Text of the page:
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The Centers for Disease Control and Prevention (CDC) estimates that about 140,000 new cases are diagnosed annually. Epilepsy, also known as seizure disorder, is a neurological condition that is believed to affect several million Americans.
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When neurons in the brain misfire, the resulting burst of electricity causes a seizure. They can be limited to one small portion of the brain; start in a specific region, but then spread to the rest of the brain; or they can affect the entire brain all at once, with no real starting point. Seizures are classified by how widespread they are.
Humanity has known about epilepsy for thousands of years, but it has often been misunderstood, even thought to be demonic possession or divine retribution.
Some of the types of epilepsy include:
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Having epilepsy means the seizures happen repeatedly over time. It is possible for a person to have a seizure but not have epilepsy if it is a unique event. The symptoms of a seizure can vary widely, but some of the effects can include physical convulsions, atypical behavior and loss of consciousness.
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People who have a history of epilepsy in their family are more likely to develop epilepsy than those who do not have such a history. Epilepsy can be caused by injuries, infections, or diseases that damage the brain, but can also appear without such damage. There appears to be genetic factors involved as well.
When it does not, it can often be successfully treated in a variety of ways that allow someone who has the disorder to minimize its effect. There is no cure for epilepsy, but it can go away on its own. Epilepsy is more likely to appear when someone is very young or very old, though it can appear in all age groups.
Greek researchers around the time of Alexander the Great were among the first to begin trying to adequay define the disorder, and some of them held to the theory (proven correct centuries later) that it was a condition of the brain. Even so, effective understanding and treatment would not come until the 18,th 19,th and 20th centuries.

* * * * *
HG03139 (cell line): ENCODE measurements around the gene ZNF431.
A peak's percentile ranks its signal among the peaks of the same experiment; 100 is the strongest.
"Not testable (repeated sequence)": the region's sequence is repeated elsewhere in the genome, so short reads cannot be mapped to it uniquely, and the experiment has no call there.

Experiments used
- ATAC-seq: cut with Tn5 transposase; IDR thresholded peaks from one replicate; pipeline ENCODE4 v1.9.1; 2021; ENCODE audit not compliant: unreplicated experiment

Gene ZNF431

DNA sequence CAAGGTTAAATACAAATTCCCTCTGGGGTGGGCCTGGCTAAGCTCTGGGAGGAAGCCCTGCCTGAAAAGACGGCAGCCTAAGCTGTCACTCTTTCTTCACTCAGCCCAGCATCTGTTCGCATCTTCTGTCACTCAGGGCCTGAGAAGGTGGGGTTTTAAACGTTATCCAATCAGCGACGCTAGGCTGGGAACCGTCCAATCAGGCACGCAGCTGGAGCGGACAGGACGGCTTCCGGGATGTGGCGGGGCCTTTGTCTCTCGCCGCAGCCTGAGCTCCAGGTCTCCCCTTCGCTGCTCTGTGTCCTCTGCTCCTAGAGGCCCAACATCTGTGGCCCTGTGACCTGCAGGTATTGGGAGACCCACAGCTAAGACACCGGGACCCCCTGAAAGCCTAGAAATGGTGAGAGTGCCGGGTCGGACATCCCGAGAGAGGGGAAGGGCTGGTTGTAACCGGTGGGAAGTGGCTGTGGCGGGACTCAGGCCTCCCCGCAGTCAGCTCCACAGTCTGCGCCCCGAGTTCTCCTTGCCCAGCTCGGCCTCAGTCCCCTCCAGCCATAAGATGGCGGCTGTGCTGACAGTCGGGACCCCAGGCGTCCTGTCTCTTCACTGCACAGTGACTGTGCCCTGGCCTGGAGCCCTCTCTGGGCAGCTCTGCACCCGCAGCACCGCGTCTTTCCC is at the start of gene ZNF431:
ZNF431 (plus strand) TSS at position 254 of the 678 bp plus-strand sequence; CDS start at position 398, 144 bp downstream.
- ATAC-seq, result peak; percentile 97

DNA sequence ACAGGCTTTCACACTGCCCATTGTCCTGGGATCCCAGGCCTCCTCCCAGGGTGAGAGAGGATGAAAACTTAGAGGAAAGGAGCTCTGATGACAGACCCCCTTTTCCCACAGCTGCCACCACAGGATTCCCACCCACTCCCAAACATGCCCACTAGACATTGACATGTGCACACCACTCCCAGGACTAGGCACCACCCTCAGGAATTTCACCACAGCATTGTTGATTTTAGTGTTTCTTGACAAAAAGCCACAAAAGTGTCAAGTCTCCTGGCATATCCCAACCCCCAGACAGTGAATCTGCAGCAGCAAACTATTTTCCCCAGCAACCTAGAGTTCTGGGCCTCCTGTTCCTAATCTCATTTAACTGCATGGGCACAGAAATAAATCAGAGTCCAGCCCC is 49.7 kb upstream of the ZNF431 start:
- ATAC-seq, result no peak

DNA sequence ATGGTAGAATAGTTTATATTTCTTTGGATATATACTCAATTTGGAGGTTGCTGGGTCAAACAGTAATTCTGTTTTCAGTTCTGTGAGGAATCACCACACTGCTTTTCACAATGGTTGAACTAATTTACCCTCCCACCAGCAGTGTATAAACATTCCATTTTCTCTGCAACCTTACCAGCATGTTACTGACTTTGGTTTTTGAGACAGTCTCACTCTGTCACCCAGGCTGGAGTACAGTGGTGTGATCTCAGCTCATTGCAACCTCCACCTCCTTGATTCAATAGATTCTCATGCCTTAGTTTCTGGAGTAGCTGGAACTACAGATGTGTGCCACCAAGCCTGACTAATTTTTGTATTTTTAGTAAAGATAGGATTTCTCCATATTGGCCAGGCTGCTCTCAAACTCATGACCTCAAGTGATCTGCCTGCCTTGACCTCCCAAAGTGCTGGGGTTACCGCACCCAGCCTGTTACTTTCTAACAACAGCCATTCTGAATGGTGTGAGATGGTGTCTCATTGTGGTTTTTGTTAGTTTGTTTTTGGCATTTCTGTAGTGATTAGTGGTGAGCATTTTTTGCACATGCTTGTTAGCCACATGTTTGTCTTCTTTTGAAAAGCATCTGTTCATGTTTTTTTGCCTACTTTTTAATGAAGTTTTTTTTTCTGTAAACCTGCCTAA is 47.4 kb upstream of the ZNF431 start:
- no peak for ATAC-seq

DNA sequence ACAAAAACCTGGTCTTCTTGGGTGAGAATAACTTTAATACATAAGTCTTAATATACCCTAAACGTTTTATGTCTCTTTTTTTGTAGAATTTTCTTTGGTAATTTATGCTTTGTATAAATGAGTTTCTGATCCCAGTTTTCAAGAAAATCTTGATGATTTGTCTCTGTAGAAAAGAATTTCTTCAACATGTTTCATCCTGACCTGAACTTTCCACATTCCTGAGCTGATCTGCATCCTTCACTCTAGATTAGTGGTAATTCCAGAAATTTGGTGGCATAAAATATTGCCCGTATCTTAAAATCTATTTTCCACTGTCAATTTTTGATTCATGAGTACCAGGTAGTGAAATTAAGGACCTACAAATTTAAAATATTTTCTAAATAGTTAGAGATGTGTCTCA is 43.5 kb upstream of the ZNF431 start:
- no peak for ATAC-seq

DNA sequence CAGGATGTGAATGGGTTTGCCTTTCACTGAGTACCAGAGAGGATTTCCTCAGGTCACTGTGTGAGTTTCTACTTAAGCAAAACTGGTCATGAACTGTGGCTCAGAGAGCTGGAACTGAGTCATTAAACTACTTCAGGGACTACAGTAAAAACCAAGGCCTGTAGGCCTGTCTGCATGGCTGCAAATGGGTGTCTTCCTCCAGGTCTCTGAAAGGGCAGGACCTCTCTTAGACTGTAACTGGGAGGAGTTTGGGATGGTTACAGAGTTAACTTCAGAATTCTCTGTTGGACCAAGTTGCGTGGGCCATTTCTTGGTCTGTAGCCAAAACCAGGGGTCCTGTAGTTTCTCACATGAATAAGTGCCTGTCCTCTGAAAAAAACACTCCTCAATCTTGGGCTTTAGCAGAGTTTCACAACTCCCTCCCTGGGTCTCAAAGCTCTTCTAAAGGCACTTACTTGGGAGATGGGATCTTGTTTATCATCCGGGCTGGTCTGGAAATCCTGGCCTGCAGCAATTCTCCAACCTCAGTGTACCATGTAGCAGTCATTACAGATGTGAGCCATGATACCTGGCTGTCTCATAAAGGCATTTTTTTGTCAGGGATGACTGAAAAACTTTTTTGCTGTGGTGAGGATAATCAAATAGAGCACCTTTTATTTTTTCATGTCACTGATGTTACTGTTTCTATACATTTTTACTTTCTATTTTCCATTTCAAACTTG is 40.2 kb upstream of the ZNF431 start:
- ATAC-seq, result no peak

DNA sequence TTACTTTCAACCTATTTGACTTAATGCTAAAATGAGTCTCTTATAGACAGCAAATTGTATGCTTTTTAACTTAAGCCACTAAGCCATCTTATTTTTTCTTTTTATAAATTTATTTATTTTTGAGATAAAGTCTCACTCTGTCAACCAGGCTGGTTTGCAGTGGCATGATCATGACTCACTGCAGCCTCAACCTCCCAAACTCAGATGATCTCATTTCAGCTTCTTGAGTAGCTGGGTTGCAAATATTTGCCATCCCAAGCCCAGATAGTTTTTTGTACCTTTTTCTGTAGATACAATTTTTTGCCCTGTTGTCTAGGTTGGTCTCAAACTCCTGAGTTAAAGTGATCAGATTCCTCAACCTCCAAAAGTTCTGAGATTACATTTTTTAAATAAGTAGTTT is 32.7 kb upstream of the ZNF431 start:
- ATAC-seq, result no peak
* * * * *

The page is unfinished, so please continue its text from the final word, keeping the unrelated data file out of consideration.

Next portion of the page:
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These cells communicate information by sending electrical impulses to each other. Information travels to and from the brain via networks of specialized cells called neurons. Some parts handle the senses, while others assist with memory and emotion, while still others help us move physically. Each part of the brain is responsible for specific functions.
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The brain interprets these messages and sends instructions to the body back down the nerves. To understand epilepsy requires an idea of how the brain functions. The brain is the center of the body's guidance network (the nervous system). The brain provides the majority of the instructions that allow us to move, breathe, and interact with each other and the world around us. These instructions are based on information sent from nerves all over the body to the brain.
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Epilepsy is a disorder of the central nervous system that cause seizures. Its effects can be felt throughout the body and cause a great deal of emotional pain.
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See a list of the possible causes ». Epilepsy is the result of an underlying problem.
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These malfunctions cause episodes called seizures. Epilepsy is the result of malfunctioning brain cells.
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See what you can say ». By talking about it with your family, friends, and coworkers, you can clear up misconceptions.
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